VCs pour $80m into Violin, hope for shower of gold later
Flashy upstart poised for float
Venture capitalists have been fighting to get a slice of hot flash startup Violin Memory, which announced a $50m D-round of funding in March. That turned into an $80m injection because GE Asset Management Fund and other VCs wanted a piece of the action. Why this VC frenzy?
At the time of the D-round we were told that Violin was valued at $800m. Does the extra $30 million bunged Violin's way imply the upstart is actually worth more? We don't know. Any VCs that do have a chunk of Violin stand to get a huge pay-off if the biz's IPO is successful.
Violin told us: "GE Asset Management Fund … is a very strategic fund for us. GE was not responsible for all of the [extra funding] but they are significant – both investment and the doors they open for us."
Other prominent investors include SAP, Juniper, and Toshiba as well as other assorted VC firms.
Violin CEO Don Basile is now talking about an IPO. All Things Digital report four banks will be involved: JP Morgan, Deutsche Bank, Bank of America Merrill-Lynch and Barclays. Basile said the offering should formally happen before the end of October, at the end of a 180-day period during which it will go public.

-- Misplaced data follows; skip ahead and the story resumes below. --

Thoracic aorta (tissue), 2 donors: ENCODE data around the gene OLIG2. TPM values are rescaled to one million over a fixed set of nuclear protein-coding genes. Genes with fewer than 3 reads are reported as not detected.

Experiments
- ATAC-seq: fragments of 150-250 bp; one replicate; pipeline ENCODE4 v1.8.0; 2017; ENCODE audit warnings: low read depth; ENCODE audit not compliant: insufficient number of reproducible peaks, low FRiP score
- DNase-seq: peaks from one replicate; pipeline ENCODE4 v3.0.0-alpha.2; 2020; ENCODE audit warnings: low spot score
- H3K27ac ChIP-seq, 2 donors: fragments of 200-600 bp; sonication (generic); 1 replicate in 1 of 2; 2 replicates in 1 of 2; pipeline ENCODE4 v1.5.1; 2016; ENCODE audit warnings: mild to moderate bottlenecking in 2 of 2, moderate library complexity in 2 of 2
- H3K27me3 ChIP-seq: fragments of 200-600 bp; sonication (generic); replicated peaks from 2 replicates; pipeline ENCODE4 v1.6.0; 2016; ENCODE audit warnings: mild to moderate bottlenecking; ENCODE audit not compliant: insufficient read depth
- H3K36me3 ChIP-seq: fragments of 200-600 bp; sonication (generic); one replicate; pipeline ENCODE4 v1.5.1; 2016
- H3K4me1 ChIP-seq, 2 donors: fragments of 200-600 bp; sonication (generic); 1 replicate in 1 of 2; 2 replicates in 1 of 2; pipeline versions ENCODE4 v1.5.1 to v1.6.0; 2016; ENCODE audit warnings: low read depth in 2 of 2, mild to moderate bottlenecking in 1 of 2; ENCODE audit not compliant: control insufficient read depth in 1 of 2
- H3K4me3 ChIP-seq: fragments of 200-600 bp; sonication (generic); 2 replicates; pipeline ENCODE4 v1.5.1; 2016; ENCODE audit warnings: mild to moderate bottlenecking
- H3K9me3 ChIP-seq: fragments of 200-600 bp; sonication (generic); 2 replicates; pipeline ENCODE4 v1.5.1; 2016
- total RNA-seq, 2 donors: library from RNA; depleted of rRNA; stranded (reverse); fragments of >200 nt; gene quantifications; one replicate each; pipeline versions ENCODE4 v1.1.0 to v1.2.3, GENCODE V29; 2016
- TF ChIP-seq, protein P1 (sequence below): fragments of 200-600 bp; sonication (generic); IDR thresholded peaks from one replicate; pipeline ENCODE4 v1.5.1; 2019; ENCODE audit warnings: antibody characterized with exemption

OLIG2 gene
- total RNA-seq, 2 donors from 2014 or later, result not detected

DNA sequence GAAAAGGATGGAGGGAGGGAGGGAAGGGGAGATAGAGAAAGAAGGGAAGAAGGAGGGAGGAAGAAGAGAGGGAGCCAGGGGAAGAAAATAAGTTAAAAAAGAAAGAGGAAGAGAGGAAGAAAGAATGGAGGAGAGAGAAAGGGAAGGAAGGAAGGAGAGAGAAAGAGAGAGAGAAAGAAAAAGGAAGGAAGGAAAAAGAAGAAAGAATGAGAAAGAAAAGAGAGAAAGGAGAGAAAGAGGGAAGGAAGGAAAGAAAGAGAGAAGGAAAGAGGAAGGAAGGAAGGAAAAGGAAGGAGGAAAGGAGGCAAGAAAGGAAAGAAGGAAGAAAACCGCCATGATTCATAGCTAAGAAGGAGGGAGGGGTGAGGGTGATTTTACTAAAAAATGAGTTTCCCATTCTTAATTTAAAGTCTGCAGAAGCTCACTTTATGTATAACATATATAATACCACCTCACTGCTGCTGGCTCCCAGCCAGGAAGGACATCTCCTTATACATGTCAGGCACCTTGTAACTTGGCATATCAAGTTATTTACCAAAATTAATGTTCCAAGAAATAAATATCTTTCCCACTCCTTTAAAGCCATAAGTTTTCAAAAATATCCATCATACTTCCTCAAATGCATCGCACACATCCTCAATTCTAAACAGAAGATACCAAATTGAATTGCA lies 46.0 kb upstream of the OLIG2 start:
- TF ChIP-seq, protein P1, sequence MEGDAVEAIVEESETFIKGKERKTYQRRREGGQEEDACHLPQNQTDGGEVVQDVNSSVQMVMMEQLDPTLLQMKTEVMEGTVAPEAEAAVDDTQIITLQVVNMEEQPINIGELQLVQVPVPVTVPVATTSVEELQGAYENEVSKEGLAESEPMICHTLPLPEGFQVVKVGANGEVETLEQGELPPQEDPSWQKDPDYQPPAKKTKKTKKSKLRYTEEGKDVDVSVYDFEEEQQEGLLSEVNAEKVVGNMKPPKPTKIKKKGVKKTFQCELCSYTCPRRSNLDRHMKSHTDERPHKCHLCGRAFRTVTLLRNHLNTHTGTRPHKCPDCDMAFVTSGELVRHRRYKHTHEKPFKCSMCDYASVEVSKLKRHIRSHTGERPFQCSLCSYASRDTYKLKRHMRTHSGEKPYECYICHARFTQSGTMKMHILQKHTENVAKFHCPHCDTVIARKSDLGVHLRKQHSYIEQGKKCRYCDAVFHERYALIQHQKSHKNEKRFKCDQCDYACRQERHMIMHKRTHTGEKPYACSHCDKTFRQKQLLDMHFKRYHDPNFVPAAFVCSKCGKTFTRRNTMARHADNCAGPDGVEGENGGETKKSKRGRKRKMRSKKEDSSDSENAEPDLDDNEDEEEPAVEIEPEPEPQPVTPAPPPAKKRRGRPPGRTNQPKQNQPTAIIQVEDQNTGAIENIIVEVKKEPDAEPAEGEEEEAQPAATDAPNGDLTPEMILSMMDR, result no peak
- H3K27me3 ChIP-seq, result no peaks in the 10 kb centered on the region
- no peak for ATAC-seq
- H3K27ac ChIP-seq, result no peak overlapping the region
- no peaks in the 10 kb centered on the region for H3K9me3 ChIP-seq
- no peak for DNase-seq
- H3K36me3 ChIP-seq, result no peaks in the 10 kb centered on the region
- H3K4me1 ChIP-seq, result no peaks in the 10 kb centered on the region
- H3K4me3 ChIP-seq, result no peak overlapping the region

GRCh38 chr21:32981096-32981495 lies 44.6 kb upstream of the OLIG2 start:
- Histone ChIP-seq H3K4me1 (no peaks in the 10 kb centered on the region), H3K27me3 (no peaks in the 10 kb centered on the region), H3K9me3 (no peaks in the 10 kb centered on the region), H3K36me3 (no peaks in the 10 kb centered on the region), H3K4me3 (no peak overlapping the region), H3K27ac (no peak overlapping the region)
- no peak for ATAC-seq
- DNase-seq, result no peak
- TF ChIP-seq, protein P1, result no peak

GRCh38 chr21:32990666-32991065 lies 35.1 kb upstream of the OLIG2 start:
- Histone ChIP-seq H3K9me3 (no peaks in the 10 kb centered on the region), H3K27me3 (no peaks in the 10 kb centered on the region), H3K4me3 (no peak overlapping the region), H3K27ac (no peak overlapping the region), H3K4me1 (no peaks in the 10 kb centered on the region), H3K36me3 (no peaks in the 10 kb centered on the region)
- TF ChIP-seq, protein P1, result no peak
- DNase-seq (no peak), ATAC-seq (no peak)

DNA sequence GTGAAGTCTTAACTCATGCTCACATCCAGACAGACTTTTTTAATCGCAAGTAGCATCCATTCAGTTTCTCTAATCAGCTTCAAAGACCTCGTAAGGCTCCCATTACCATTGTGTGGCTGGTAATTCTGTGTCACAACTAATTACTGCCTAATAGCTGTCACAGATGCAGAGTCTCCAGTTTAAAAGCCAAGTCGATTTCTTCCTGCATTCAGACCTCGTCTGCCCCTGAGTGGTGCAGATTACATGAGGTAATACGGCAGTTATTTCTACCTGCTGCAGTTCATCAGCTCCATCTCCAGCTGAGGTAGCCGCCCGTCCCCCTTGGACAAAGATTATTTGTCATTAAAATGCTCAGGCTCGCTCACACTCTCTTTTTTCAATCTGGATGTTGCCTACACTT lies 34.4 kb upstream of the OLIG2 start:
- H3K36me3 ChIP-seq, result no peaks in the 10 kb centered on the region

There will also be an investors' roadshow in the summer. I'm told though that: "An S1 has not been filed yet."
We're told that Violin has signed up eight channel partners in Europe, with another eight more likely to be announced with five weeks. There are some 40 employees in Europe, 20 in the UK where there are offices in Camberley and now the centre of London. Basile said Violin will probably triple in size in the next 12months, meaning it should have 120 people in Europe by then.
He said the main storage incumbent, EMC, was falling back on the "buy from a trusted advisor" line because it had no directly equivalent product to Violin's memory array, and that, with service on Violin products available from IBM, Violin was also a trustworthy supplier as well as one that could deliver data to applications faster by orders of magnitude and cheaper than EMC's products.
Commenting on competitor Texas Memory Systems and its search for a buyer or investing partner he asked: "Has it got a bank?" judging the answer to be no and consigning TMS into an implied "also ran" category.
There's a crack that the size of the dog in a fight to win doesn't matter so much as the size of the fight in the dog. Basile wants Violin to have both advantages: to fight harder and more determinedly than any other flash storage array supplier, and to be the biggest flash startup dog in the fight judging by invested capital, prominent partners, customers and technology differentiation. At the moment and judging on those overall criteria, there's no other flash startup even in the same ballpark. ®
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